About CollecTF

CollecTF, a play on words using the French collectif [collective] and the acronym for transcription factor [TF], is a database of transcription factor binding sites (TFBS) in the Bacteria domain.

CollecTF aims at becoming a reference, highly-accessed database by relying on its ability to customize navigation and data extraction, its relevance to the community, the quality and detail of the stored data and the up-to-date nature of the stored information.


  • CollecTF exclusively stores data on experimentally-validated TFBS and places special emphasis on providing a transparent curation process that captures the experimental support for sites as reported by authors in peer-reviewed publications.
  • The CollecTF curation model combines direct author submissions and in-house curation. If you have data to submit, please do contribute it!
  • Reported binding sites are mapped to NCBI RefSeq complete genome records to provide genomic context and the experimental process is detailed during curation. Curation records are open for inspection. Please, let us know if you spot an error.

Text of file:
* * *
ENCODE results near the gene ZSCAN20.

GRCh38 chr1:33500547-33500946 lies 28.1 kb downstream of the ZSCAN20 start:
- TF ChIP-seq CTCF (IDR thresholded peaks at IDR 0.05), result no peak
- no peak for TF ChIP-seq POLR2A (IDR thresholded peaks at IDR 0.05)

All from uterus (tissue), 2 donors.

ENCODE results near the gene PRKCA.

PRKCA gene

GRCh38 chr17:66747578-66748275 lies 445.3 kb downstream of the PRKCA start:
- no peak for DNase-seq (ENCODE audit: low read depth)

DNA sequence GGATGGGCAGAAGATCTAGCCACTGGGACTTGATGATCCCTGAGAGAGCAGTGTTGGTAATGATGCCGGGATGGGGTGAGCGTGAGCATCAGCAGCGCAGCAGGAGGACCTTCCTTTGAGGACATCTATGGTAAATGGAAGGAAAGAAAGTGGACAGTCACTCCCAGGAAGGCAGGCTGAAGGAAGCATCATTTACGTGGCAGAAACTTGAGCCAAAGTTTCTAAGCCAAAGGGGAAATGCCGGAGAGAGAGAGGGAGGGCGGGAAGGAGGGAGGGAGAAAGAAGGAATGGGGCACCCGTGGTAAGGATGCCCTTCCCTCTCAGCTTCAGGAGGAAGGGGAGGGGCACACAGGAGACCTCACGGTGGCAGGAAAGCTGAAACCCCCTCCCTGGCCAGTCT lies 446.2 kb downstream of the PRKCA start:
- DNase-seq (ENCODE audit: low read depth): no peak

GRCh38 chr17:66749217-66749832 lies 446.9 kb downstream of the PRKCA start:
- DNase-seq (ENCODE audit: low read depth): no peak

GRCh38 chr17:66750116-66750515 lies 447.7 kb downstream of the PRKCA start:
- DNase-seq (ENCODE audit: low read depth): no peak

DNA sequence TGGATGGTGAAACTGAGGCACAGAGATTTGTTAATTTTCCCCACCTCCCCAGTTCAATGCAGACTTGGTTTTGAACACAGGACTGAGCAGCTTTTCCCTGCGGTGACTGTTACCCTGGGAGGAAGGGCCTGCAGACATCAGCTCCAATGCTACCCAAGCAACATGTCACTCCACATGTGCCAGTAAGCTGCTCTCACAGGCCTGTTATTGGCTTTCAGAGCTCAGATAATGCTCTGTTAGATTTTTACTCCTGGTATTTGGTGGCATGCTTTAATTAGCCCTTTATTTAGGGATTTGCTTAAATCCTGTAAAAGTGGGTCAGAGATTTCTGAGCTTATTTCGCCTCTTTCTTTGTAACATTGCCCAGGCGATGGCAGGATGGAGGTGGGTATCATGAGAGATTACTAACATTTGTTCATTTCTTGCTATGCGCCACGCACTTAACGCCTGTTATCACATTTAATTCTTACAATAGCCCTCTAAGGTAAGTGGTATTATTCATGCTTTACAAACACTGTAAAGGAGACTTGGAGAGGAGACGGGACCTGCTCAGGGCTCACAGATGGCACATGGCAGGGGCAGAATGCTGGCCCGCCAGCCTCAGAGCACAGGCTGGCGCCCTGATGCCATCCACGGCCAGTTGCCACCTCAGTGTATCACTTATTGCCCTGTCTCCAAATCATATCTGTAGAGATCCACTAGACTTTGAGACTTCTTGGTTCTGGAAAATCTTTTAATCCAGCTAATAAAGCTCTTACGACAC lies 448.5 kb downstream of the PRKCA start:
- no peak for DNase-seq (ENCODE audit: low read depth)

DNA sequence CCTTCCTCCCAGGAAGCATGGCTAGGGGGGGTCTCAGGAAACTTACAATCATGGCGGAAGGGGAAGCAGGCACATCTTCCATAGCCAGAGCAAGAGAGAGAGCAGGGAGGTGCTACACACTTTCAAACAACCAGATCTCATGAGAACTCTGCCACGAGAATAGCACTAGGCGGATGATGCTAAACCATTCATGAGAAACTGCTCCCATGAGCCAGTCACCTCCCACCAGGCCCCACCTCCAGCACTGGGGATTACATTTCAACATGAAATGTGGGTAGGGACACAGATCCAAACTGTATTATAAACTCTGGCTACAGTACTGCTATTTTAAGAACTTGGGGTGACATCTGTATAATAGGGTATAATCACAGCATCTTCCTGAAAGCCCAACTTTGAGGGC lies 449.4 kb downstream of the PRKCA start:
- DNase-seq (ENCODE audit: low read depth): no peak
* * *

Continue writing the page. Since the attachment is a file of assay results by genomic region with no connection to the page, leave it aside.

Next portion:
• CollecTF focuses on providing fully customizable access to the stored data. The database can be browsed by transcription factor families, NCBI taxonomy or experimental support, or through customized searches integrating these three elements that allow users to specify the desired level of experimental support.
  • CollecTF reports export to common FASTA and flat-file formats, and periodic flat-file releases of the database are available for download.
  • CollecTF data is periodically submitted to NCBI, where it is integrated into RefSeq complete genome records through db_xref links.
  • CollecTF generates specific records for all UniProtKB identifiers in the database, and these records are cross-linked in the corresponding UniProtKB entry through a db_xref field.
  • CollecTF generates Gene Ontology (GO) annotations to formalize the relationship between a transcription factor and the chromosomal DNA it binds and the genes upon which such binding has a transcriptionalregulatory effect. The suporting experimental evidence is mapped to standardized Evidence Ontology (ECO) terms.